Note: This is an on-the-road blog post. To find out more about why I am on this trip, please read, Next book: From Kerala to Shaolin.
A continuation of Letter from India: Gatka
The first time I hear about Manipur is when I am doing my preliminary research into Indian martial arts, and something called “Thang-Ta”, which doesn’t sound very Indian at all, shows up. Subsequently, as I travel across India, different martial arts gurus insist that I must visit Manipur to see one of the country’s finest martial arts.
Having never been there, my perceptions of India’s Northeast are superficial. I believe it is a region of hill stations, tea plantations, and a thousand separatists; but beyond that I know little. If you look at a map of South Asia, you will see that the long journey of nationalism and statehood has left India with this chunk of territory, the Northeast, connected to the rest by an extremely narrow passage, which almost looks like India’s little pinky, holding on desperately (see map).
When Kirit and I take a train from Kolkata, West Bengal’s capital, to Guwahati, Assam’s capital, we travel through this sliver, between Bangladesh and Nepal, passing train stations emblazoned with slogans such as “Freedom for Bodoland”. (India’s federation is constantly evolving, with new states being carved out every few years.)
After repeated warnings about the dangers—landslides, strikes, insurgents—of navigating the windy, pot-holed 15-hr drive from Guwahati to Imphal, Manipur’s capital, Kirit and I take our first flight of the trip, a breezy 45min journey over the hills.
Manipur is the kind of isolated place where it really helps if you have a local contact. Not for the first time on this trip, Facebook comes to the rescue. When Anand Samuel, a US-based Singaporean friend, finds out on FB that I am visiting Manipur, he hooks me up with his Manipuri friend in the States, Rojita Abujam. After we chat for a bit, she in turn introduces me to her brother, Roshan, in Imphal.
Over seven splendid days there–longer than we’ve spent in any other city on this trip–Roshan, his wife Pushpa, their friend Naobi, aka “Bro” (all three pictured, Bro on left) and numerous Thang-Ta gurus play host to us. Manipur delights and surprises us in so many ways, and will probably demand a not insignificant part of my book. For now, however, as I am time- and Wifi-starved on the road from Nepal – Tibet – Chengdu, I will simply share ten fascinating things about the wonderful land of Manipur.
1. The crossroads of India and South-east Asia.
When we finally reach Imphal, Manipur’s capital, I experience serious cultural dissonance. Am I still in India? Or have I crossed into South-east Asia? Imphal is physically closer to Bangkok, Chengdu and Hanoi than to Delhi. It is a mere 105 kilometres from Moreh, the town on the Myanmar border, where consumer goods as well as—allegedly—drugs and guns change hands.
Having been born in Singapore, having studied Malay instead of any Indian language, and having travelled more extensively in South-east Asia than India, I have always felt a greater sense of familiarity in the former. Manipur, in a strange way, brings together my ancestry and my upbringing. I feel completely at ease, including with the food and with the people, whose demeanour seems similar to the Thais.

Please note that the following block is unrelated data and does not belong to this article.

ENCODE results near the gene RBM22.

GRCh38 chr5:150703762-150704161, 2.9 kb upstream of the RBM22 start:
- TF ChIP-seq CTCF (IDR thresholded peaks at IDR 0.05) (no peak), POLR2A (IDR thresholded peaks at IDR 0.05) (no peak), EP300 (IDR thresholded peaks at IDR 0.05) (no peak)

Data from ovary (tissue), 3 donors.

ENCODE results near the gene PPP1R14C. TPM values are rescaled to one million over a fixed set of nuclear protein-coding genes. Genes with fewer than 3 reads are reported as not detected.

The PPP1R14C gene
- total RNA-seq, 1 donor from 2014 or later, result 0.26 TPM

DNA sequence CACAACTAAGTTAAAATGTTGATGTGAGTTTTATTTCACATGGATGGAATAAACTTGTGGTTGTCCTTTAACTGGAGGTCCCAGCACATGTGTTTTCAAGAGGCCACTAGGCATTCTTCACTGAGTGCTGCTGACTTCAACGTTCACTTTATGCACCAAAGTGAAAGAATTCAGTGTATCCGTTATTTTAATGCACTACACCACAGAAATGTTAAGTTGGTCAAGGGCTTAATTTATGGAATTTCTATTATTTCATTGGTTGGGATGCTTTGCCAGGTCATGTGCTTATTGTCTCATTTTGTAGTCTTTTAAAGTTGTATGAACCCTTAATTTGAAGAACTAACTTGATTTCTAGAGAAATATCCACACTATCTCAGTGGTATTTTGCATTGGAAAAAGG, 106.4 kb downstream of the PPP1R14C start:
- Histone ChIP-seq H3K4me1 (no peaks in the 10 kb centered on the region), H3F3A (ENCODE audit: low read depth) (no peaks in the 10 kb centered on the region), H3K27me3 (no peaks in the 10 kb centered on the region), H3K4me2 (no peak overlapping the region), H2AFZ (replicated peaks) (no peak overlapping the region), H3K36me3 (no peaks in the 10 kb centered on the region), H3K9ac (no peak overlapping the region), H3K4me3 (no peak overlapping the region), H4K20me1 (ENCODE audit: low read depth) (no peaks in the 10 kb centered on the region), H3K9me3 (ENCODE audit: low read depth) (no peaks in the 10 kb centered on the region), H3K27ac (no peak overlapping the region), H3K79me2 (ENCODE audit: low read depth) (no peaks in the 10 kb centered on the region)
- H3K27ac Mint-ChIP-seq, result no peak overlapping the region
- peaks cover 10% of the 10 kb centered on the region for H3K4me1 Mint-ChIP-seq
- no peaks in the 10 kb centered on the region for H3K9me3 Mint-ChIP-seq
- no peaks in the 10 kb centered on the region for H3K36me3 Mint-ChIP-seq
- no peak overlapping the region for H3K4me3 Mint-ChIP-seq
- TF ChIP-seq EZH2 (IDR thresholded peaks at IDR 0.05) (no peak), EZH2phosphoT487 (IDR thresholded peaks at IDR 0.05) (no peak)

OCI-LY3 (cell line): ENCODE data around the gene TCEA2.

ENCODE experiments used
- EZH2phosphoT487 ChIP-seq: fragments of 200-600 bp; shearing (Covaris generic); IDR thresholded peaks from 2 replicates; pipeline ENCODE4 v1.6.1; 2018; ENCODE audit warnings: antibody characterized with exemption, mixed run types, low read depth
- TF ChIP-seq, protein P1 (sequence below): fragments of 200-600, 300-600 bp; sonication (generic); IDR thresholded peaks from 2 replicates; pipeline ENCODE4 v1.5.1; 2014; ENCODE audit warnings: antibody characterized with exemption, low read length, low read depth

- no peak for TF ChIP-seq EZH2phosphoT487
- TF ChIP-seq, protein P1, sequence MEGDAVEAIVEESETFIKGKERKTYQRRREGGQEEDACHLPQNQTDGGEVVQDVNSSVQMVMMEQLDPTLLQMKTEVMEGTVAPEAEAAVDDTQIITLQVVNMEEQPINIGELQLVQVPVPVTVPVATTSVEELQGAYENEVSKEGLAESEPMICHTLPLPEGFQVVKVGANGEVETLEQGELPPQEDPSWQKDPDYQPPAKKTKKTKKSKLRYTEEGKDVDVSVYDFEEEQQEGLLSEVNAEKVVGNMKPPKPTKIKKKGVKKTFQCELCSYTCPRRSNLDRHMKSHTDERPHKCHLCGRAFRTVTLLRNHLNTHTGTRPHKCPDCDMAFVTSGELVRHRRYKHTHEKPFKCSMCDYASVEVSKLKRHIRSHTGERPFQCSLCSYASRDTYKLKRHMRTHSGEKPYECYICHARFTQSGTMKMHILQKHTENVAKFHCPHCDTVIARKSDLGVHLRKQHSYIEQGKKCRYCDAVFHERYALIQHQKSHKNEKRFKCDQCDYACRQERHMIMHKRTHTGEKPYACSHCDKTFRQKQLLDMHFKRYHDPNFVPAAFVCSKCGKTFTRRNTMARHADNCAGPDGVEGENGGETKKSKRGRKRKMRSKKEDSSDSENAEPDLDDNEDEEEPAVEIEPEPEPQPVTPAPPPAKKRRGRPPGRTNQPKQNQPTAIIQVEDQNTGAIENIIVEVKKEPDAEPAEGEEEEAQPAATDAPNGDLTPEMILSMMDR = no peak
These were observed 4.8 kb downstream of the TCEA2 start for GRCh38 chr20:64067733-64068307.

2. People. Manipuris are instinctively friendly and hospitable. They also look unbelievably young. This could be because of their healthy diet or that they take very good care of their skin (rice farmers pictured with yellow paste on face). According to Pushpa, when Manipuri women get together, they lie unashamedly about their age, lopping off up to ten years. Simply because they can.
3. The spontaneous rawness of life. On our second day there, Bro tells us to call him in the evening when we’re done with our Thang-Ta interviews. I try repeatedly from 4pm but keep getting an “Out of service” message. No bother. Kirit and I are tired from the bender the night before, and it’s the first Saturday of the English Premier League, so we have a quiet night in.
When we see Bro the next day, he has a big, open scar on the left side of his face. We learn that the previous afternoon he had ridden his motorbike a couple of hours out of town to a fairly remote village that was celebrating Manipur’s annual pineapple harvest festival: a revelry of sweet, ripe pineapples and lashings of rice wine. On the ride back, well after midnight, Bro’s bike skids and his face hits the tarmac.
Incredibly, Bro is back on his feet immediately, and is showing us around town on Sunday, and sharing more stories about the Manipuri joie de vivre. Bro is undeniably one of the characters of the trip, historian, joker, lover of tradition and bulwark against parochialism.
I have several friends who could reasonably lay claim to being the inspiration for “The Dude”, Jeff Bridges’ unforgettable character in The Big Lebowski. I now realise they are all pretenders—Bro is the Dude, maybe even better than the Dude, given the cultural complexity of the Manipuri people.
4. Religion. Almost half the Manipuris are Hindus, after a mass conversion in the eighteenth century led by their king, Garib Niwas. However, the Hinduism here is a syncretic form that has absorbed many animistic beliefs from Manipur’s past, including a reverence for the giant dragon God, Pakhangba (pictured). Interestingly, today it seems like some Manipuris are rethinking their quiet acceptance of an Indian religion. A couple of older men I spoke with do not want to pass on their Hindu-influenced surname, “Singh”, to their sons, opting instead for a traditional Manipuri name. Religion in flux.